On January 5th, 2024, Intel Oregon confirmed the receipt of ASML's first-generation Twinscan EXE:5000 High-NA EUV lithography scanner. Both companies are set to commence the assembly process shortly, and Intel will then begin its High-NA learning curve with the objective of integrating the technology into mass production for their post-18A node.

The original update, dated December 21, 2023, reported that ASML had shipped its pilot High-NA EUV scanner to Intel. The Twinscan EXE:5000 extreme ultraviolet (EUV) scanner is ASML's inaugural High-NA scanner and has been highly anticipated by Intel, dating back to their initial order in 2018. Intel aims to utilize the new machine for High-NA EUV experimentation before deploying the commercial-grade Twinscan EXE:5200 tool for high-volume manufacturing (HVM) around 2025. This development represents a significant industry milestone that will impact not only Intel but also other advanced fabs.

The ASML Twinscan EXE High-NA scanner, destined for Intel's facility near Hillsboro, Oregon, will require substantial logistics due to its colossal size, involving 13 truck-sized containers and 250 crates for transportation. Once assembled, the machine will stand at 3 stories tall, necessitating Intel to construct a new, taller fab expansion to accommodate it. The price tag for each High-NA EUV scanner is estimated to range between $300 million and $400 million.

The introduction of high numerical aperture (High-NA) EUV lithography tools with a 0.55 NA lens capable of an 8nm resolution marks a significant advancement from the current EUV tools with a 13nm resolution. These next-generation High-NA EUV scanners are projected to play a crucial role in chip production using process technologies beyond 3nm, expected to be adopted by the industry in 2025–2026. They offer the potential to eliminate the need for EUV double patterning, thus reducing complexity, possibly enhancing yields, and lowering costs.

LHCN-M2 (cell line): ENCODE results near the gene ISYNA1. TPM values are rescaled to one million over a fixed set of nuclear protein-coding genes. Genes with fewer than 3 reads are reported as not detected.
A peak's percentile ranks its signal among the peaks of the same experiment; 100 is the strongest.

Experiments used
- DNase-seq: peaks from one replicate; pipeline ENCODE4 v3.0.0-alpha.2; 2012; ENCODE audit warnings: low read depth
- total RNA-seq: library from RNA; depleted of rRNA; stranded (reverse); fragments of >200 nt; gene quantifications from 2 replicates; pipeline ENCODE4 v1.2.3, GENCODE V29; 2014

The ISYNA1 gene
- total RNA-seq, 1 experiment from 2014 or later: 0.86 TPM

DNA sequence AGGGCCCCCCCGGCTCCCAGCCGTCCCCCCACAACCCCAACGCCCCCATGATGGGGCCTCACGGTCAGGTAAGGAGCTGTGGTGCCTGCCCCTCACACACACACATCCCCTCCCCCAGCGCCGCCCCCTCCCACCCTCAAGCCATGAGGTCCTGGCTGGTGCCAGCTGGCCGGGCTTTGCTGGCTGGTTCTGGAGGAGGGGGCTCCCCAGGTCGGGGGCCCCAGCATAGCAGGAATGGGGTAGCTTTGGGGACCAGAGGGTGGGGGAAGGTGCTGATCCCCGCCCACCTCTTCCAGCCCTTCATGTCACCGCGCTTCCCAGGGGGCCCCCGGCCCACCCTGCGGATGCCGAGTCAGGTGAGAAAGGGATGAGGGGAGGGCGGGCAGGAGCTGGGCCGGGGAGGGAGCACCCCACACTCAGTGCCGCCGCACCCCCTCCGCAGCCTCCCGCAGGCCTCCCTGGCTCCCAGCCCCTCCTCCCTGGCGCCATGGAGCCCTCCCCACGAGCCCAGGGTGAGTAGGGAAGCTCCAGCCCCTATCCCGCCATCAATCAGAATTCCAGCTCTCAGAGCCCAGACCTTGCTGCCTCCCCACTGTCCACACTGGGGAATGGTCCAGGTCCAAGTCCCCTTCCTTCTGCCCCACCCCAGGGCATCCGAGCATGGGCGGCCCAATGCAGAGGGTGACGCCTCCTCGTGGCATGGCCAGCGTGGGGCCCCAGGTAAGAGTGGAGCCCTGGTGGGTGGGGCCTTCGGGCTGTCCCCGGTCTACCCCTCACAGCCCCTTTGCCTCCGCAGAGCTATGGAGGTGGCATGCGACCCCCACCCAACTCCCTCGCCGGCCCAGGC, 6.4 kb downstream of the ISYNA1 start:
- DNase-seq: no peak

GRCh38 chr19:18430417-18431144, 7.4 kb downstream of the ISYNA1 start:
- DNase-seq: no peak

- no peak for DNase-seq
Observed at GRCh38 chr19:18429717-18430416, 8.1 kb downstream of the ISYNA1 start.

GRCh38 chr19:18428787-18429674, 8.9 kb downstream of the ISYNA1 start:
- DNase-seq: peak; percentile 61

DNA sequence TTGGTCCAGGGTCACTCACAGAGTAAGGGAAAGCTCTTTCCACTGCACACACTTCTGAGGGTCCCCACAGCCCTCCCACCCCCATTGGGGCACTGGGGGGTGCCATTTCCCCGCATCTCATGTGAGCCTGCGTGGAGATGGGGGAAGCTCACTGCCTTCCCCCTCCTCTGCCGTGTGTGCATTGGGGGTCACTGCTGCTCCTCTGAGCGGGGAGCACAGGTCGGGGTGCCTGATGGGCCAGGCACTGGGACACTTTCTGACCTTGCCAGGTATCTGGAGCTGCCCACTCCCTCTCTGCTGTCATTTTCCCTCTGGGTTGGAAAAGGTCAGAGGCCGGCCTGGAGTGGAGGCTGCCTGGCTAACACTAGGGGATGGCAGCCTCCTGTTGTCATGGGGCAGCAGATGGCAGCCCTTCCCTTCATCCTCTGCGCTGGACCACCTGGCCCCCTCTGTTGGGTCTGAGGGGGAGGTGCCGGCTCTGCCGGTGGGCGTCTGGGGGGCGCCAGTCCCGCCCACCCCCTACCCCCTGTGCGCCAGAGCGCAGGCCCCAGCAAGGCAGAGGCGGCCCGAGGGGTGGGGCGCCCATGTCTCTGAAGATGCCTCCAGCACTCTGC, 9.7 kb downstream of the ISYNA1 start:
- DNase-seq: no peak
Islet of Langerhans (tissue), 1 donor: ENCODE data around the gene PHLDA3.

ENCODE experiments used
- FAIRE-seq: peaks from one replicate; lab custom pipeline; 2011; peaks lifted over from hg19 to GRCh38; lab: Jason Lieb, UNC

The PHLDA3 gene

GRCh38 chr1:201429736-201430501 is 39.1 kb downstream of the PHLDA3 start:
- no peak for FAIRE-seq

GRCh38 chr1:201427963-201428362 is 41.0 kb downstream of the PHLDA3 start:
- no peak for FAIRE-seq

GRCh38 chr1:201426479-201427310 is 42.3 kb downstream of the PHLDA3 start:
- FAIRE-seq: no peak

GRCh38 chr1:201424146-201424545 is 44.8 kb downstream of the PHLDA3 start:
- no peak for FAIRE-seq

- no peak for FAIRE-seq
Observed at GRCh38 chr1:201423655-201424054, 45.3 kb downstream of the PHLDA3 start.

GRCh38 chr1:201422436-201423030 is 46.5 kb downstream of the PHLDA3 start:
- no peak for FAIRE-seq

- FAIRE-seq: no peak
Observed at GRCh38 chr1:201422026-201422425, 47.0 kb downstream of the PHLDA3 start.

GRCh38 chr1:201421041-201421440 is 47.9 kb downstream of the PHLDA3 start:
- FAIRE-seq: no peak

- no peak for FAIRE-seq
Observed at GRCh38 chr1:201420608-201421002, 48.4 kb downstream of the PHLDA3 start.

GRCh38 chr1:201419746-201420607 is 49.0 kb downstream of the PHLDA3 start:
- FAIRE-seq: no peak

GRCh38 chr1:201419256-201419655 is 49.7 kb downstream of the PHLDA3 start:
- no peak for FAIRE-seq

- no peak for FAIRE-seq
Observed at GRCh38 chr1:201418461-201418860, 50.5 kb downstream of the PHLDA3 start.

The forthcoming ASML's Twinscan EXE lithography tools with a 0.55 NA will entail significant differences compared to the company's regular Twinscan NXE litho machines with a 0.33 NA. Notably, the halved reticle size of the High-NA scanners will necessitate chipmakers to reconsider chip design and production, particularly in the context of challenges posed by high-end GPUs and AI accelerators. Additionally, the adoption of High-NA scanners will require new investments in infrastructure, encompassing photoresists, metrology, pellicle materials, masks, and inspection tools.

Intel's early adoption of High-NA tools positions it to refine and set industry standards for High-NA manufacturing, potentially granting the company a significant advantage over its competitors, Samsung Foundry and TSMC.

ASML's announcement that it will be capable of producing 20 High-NA EUV litho tools per year in 2027–2028, along with the disclosure of a double-digit number of machines in its High-NA backlog, signifies the readiness of industry partners to embrace these scanners, with Intel leading the way.